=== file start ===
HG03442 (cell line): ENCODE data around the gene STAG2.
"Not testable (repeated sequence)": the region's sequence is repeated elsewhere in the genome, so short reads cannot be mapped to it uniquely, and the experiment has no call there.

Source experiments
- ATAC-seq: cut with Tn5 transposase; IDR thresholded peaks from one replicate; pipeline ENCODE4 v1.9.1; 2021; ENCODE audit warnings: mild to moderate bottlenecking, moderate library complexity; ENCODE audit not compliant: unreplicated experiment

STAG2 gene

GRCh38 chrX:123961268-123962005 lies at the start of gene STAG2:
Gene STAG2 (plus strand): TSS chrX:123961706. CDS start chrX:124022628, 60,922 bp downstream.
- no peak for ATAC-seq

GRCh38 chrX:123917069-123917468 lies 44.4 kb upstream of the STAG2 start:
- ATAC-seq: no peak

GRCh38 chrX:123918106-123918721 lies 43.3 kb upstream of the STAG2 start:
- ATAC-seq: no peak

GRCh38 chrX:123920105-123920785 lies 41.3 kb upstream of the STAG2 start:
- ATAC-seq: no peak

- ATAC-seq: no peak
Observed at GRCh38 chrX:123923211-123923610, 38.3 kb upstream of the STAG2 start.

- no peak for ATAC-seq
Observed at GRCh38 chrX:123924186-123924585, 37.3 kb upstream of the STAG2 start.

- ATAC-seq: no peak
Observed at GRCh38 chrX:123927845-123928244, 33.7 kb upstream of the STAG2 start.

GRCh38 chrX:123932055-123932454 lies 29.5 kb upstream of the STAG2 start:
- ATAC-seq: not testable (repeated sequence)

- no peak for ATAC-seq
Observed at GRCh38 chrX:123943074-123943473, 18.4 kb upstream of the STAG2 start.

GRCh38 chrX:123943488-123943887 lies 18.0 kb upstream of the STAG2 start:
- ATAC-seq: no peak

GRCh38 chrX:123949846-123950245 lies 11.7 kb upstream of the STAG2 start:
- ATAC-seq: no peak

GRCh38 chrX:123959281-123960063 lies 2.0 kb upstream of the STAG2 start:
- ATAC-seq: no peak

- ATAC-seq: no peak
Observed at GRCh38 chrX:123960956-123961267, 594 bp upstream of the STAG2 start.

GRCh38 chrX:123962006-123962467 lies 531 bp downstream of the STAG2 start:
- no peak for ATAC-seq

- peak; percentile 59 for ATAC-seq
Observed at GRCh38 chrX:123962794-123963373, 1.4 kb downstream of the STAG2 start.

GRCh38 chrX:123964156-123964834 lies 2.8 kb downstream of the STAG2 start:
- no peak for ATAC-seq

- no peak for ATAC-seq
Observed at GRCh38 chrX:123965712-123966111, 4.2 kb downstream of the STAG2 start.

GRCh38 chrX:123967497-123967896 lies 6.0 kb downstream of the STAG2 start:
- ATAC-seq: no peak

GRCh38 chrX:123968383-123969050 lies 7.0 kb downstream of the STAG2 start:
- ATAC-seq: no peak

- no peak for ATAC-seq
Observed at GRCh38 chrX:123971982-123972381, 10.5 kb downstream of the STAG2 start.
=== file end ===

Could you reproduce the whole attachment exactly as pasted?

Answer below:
HG03442 (cell line): ENCODE data around the gene STAG2.
"Not testable (repeated sequence)": the region's sequence is repeated elsewhere in the genome, so short reads cannot be mapped to it uniquely, and the experiment has no call there.

Source experiments
- ATAC-seq: cut with Tn5 transposase; IDR thresholded peaks from one replicate; pipeline ENCODE4 v1.9.1; 2021; ENCODE audit warnings: mild to moderate bottlenecking, moderate library complexity; ENCODE audit not compliant: unreplicated experiment

STAG2 gene

GRCh38 chrX:123961268-123962005 lies at the start of gene STAG2:
Gene STAG2 (plus strand): TSS chrX:123961706. CDS start chrX:124022628, 60,922 bp downstream.
- no peak for ATAC-seq

GRCh38 chrX:123917069-123917468 lies 44.4 kb upstream of the STAG2 start:
- ATAC-seq: no peak

GRCh38 chrX:123918106-123918721 lies 43.3 kb upstream of the STAG2 start:
- ATAC-seq: no peak

GRCh38 chrX:123920105-123920785 lies 41.3 kb upstream of the STAG2 start:
- ATAC-seq: no peak

- ATAC-seq: no peak
Observed at GRCh38 chrX:123923211-123923610, 38.3 kb upstream of the STAG2 start.

- no peak for ATAC-seq
Observed at GRCh38 chrX:123924186-123924585, 37.3 kb upstream of the STAG2 start.

- ATAC-seq: no peak
Observed at GRCh38 chrX:123927845-123928244, 33.7 kb upstream of the STAG2 start.

GRCh38 chrX:123932055-123932454 lies 29.5 kb upstream of the STAG2 start:
- ATAC-seq: not testable (repeated sequence)

- no peak for ATAC-seq
Observed at GRCh38 chrX:123943074-123943473, 18.4 kb upstream of the STAG2 start.

GRCh38 chrX:123943488-123943887 lies 18.0 kb upstream of the STAG2 start:
- ATAC-seq: no peak

GRCh38 chrX:123949846-123950245 lies 11.7 kb upstream of the STAG2 start:
- ATAC-seq: no peak

GRCh38 chrX:123959281-123960063 lies 2.0 kb upstream of the STAG2 start:
- ATAC-seq: no peak

- ATAC-seq: no peak
Observed at GRCh38 chrX:123960956-123961267, 594 bp upstream of the STAG2 start.

GRCh38 chrX:123962006-123962467 lies 531 bp downstream of the STAG2 start:
- no peak for ATAC-seq

- peak; percentile 59 for ATAC-seq
Observed at GRCh38 chrX:123962794-123963373, 1.4 kb downstream of the STAG2 start.

GRCh38 chrX:123964156-123964834 lies 2.8 kb downstream of the STAG2 start:
- no peak for ATAC-seq

- no peak for ATAC-seq
Observed at GRCh38 chrX:123965712-123966111, 4.2 kb downstream of the STAG2 start.

GRCh38 chrX:123967497-123967896 lies 6.0 kb downstream of the STAG2 start:
- ATAC-seq: no peak

GRCh38 chrX:123968383-123969050 lies 7.0 kb downstream of the STAG2 start:
- ATAC-seq: no peak

- no peak for ATAC-seq
Observed at GRCh38 chrX:123971982-123972381, 10.5 kb downstream of the STAG2 start.